Samford University’s semester-opening convocation Jan. 24 was a celebration of the school’s 175 years of scholarship and service. Samford—then Howard College—received its charter from the state of Alabama Dec. 29, 1841, and opened for classes five days later, on Jan. 3, 1842.
“This morning we celebrate 175 years of scholarship and service and those who, across the years, have empowered students to become servant leaders and to be equipped with confidence, compassion and knowledge,” said Samford President Andrew Westmoreland.
He recognized Samford’s current faculty and about 50 retired faculty and staff who attended the program as special guests.
The program, another in a series celebrating the 175th anniversary, began with the singing of “Lead On, Oh King Eternal,” the same hymn sung during Samford’s first spring opening convocation on its new Homewood campus in January of 1958.
Samford Provost Michael Hardin, in an address entitled “Our Calling/Our Name,” recalled great teachers he had known over the years. He remembered one that taught him to love writing, a subject that didn’t come naturally to him.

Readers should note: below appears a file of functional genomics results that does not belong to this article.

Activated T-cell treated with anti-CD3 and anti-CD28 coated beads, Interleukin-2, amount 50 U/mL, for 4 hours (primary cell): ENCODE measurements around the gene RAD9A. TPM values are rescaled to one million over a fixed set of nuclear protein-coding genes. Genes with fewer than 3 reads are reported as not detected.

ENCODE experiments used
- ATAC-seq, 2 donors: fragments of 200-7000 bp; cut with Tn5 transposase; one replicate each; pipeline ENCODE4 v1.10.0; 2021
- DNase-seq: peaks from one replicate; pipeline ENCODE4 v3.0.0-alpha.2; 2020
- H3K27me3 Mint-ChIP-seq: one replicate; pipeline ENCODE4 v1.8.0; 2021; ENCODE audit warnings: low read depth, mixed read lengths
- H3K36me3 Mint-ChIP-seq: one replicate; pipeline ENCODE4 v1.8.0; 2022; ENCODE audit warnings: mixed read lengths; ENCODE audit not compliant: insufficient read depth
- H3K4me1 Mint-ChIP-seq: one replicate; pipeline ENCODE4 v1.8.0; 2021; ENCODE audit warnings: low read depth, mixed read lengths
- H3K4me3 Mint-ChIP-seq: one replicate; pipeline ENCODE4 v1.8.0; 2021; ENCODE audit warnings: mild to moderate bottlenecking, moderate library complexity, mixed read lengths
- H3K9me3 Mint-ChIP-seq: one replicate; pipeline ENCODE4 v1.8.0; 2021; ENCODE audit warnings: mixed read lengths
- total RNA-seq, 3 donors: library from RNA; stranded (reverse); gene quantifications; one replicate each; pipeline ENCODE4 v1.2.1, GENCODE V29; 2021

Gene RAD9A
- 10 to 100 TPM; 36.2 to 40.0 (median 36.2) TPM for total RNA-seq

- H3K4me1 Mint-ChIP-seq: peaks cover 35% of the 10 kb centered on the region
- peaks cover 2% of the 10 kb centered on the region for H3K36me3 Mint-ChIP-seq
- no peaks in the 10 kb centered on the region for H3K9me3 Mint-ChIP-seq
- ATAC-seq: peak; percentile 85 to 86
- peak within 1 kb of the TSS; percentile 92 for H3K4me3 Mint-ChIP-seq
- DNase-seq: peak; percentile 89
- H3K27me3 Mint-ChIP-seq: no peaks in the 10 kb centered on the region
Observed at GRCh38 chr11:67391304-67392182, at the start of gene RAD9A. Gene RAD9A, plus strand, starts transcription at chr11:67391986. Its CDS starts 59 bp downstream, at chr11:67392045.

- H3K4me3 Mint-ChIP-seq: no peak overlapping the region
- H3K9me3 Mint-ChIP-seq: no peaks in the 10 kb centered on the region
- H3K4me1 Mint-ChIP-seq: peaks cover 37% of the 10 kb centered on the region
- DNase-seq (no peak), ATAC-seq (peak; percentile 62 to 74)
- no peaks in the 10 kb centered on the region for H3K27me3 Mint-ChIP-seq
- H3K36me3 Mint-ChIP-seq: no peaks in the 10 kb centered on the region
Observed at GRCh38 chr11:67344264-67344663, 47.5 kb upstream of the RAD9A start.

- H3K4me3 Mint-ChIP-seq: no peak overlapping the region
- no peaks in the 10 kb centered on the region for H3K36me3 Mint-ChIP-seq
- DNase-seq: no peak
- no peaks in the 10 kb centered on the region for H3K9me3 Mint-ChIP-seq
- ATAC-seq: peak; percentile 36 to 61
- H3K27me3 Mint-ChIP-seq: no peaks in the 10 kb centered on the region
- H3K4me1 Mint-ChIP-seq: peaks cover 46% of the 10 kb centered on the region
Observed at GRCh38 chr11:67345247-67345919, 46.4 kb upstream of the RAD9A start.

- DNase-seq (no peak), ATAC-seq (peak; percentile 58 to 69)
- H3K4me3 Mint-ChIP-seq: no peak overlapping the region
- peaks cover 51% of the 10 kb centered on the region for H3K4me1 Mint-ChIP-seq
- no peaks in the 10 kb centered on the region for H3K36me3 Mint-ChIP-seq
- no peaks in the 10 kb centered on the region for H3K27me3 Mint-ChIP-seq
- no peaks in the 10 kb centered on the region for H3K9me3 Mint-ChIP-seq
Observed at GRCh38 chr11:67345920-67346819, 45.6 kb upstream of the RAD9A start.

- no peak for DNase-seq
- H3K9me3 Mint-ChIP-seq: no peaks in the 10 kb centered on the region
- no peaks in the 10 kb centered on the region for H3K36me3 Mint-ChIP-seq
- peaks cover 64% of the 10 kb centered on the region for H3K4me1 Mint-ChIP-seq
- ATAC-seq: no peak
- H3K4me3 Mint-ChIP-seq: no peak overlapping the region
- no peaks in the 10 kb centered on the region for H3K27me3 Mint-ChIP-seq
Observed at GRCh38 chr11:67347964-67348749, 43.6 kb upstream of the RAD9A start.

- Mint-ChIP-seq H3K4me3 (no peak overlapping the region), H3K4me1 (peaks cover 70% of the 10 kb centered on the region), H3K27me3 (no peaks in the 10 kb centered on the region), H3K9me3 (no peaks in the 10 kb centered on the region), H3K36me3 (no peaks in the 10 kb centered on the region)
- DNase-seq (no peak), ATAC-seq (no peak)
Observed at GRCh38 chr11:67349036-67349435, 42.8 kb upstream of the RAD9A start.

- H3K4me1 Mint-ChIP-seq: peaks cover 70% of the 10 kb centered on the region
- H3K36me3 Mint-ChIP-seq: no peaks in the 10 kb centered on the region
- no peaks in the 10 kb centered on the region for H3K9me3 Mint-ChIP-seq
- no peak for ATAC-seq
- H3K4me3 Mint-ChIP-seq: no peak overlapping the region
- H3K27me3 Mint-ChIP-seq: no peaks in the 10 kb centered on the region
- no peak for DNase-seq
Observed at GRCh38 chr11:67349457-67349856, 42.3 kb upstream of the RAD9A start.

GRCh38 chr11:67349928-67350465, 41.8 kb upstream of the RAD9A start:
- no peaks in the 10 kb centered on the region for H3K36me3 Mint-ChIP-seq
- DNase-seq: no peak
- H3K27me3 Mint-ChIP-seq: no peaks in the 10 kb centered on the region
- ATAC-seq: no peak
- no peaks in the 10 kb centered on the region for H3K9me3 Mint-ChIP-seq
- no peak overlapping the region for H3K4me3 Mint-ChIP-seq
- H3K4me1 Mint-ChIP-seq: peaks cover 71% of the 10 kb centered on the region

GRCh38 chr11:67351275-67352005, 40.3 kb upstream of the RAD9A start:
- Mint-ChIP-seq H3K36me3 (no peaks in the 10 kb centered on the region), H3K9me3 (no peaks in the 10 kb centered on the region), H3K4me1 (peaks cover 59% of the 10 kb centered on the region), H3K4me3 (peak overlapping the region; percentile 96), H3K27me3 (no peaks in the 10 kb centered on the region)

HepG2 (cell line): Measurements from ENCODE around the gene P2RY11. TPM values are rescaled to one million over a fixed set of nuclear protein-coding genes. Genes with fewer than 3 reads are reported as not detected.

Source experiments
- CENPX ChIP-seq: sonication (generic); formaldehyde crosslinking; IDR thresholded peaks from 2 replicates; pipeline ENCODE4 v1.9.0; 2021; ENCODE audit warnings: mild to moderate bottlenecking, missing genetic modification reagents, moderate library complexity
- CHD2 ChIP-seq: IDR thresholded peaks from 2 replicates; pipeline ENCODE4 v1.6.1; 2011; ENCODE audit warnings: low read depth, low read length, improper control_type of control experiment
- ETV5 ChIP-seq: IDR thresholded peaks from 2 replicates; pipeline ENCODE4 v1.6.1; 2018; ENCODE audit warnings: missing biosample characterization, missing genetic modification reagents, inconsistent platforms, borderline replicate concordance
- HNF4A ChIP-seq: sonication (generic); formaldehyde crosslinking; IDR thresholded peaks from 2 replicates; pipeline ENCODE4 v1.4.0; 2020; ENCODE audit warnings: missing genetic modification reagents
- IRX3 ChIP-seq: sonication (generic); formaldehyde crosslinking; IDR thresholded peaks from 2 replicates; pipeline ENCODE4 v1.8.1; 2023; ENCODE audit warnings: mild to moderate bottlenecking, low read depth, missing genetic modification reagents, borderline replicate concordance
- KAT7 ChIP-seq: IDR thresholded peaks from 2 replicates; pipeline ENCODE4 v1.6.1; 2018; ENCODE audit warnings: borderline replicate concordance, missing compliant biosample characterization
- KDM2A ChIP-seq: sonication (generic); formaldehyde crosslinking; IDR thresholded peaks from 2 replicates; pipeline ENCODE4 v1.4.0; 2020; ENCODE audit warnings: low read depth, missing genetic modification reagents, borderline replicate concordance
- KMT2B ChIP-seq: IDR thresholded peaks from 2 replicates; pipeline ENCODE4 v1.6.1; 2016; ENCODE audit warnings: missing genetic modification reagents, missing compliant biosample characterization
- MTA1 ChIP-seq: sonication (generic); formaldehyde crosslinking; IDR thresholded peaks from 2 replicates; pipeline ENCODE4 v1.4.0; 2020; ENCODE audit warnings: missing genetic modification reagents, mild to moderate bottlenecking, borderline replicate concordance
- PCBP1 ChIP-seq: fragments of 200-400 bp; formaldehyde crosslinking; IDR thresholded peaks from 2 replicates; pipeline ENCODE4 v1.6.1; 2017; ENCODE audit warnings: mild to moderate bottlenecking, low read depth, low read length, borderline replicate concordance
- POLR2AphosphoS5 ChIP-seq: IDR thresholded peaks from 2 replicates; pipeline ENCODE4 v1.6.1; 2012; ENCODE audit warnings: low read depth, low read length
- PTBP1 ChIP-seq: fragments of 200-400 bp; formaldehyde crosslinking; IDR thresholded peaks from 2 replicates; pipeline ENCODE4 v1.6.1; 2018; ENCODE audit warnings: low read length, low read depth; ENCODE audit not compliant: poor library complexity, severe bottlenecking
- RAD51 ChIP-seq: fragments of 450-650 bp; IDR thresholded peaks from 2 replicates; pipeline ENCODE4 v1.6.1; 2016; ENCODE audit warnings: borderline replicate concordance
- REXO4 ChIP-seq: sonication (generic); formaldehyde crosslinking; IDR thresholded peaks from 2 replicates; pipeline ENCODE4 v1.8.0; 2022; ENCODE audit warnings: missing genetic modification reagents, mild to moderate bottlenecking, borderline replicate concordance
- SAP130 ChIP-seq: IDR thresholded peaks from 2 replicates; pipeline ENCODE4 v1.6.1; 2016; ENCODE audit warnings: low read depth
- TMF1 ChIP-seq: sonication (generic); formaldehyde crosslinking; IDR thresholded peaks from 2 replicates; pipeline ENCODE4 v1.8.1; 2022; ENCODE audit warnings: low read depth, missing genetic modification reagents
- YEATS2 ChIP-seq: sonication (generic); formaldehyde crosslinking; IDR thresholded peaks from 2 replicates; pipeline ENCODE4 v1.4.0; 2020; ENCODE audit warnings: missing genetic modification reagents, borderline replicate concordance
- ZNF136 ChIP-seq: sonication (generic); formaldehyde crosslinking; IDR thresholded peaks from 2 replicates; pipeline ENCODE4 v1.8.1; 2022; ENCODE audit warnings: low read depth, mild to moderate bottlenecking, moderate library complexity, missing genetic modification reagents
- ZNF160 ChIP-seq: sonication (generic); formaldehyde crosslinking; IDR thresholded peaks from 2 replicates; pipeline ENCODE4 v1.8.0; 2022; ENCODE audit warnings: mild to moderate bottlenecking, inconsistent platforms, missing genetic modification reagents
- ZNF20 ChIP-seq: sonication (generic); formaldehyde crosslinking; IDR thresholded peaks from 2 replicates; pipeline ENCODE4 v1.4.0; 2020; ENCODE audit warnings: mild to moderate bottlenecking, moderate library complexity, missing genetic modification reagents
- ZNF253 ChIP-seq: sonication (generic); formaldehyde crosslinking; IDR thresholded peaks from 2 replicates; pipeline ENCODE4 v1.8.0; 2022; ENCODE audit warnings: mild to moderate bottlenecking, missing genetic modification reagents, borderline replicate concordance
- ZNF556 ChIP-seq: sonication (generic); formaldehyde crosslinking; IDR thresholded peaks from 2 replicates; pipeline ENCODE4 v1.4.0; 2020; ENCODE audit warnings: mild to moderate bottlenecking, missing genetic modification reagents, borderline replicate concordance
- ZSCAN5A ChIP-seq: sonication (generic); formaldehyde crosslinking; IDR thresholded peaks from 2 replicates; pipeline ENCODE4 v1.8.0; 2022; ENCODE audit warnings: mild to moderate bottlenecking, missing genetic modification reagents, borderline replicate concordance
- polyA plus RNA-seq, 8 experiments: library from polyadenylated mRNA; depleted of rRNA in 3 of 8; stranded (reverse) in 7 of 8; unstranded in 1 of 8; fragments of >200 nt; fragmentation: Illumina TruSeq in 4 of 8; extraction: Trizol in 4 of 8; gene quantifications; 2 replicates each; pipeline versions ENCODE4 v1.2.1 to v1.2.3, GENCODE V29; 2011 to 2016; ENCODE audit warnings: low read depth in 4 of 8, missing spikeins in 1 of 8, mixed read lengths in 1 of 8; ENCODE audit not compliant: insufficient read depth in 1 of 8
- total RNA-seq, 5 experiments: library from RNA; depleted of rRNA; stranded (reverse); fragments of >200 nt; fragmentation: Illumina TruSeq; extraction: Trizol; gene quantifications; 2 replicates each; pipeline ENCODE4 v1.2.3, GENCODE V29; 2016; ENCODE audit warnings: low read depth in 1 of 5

“That’s what great teachers do,” he said, defining teaching as “investing your lives in students.”
Hardin reminded students that “we face voices calling out to us” saying you need to be this or that. “Be nobody but yourself,” he told the students, quoting poet e. e. cummings.
He said one’s vocation might be at the crossroads of “your natural delight and what the world needs.”
In a quiet moment of meditation at the program’s close, he suggested that the students might ask God “where does the world most need me.”
The printed program for the service also listed 84 Faculty Emerita in university history. The designation is awarded to retired faculty members who have attained distinction in their academic careers through effective teaching, scholarship and fulfilling major positions of academic responsibility.
Two faculty members received special awards during the convocation. The late Gary Bumgarner, associate professor of pharmaceutical, social and administrative sciences, posthumously was honored with the George M. Macon Memorial Award for teaching. Bumgarner died unexpectedly in September. Emily A. Hynds, associate professor of mathematics, received the Jennings B. Marshall Award for Service.